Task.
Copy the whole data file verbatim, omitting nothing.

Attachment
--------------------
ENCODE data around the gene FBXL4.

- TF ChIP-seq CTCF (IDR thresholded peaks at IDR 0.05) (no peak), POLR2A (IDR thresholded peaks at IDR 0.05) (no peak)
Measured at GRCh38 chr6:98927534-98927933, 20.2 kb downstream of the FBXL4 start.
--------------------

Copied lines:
ENCODE data around the gene FBXL4.

- TF ChIP-seq CTCF (IDR thresholded peaks at IDR 0.05) (no peak), POLR2A (IDR thresholded peaks at IDR 0.05) (no peak)
Measured at GRCh38 chr6:98927534-98927933, 20.2 kb downstream of the FBXL4 start.